The dye degradation efficiency of the catalysts was analyzed by the monitoring the absorbance of MO dye solution. The experiments were carried out in the same reactor in which photocatalytic water oxidation was performed. MO solution at an acidic pH of 2.5 was made by adding the calculated amount of concentrated hydrochloric acid to it. A 50 mL of 10-5 M of prepared MO solution was taken inside the reactor and 50 mg of catalyst was added to it and stirred continuously for 15 minutes in dark to attain the adsorption-desorption equilibrium. Hence, the dye mixture was illuminated by the aforesaid 500W tungsten halogen lamp from a distance of 15 cm. Continuous water circulation through the outer jacket of the reactor was carried out to maintain the reaction temperature at room temperature. After illuminating the reactor, 1 ml of the dye solution was taken out from the reactor in every 5 minutes and centrifuged to settle down all the catalyst particles and the dye solution was further filtered through a 0.45µm syringe filter. The electronic absorption spectra of the supernatant dye solution were recorded in the range of 200 – 800 nm. The photocatalytic degradation efficiency was calculated as follows,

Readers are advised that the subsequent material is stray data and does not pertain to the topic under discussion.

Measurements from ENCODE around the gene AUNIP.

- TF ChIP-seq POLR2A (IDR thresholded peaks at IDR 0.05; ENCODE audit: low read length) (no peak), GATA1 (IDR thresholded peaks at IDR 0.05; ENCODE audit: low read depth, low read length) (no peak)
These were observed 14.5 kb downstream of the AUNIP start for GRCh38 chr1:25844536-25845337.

Efficiency(%) = (C0− C)
C0 × 100
Where, C0 is the initial MB dye concentration and C is the MO dye concentration in the filtrates at certain time after light irradiation. 5
1. N2cylinder 2. Rotameter
3. Double walled reactor 4. Photocatalytic suspension 5. Magnetic stirrer 6. Cooling water inlet 7. Cooling water outlet 8. Light source 9. Temperature sensor 10. Gas chromatograph
Chapter 2 Anindya Sundar Patra 2.4.4 Photocatalytic Methylene Blue (MB) Dye Degradation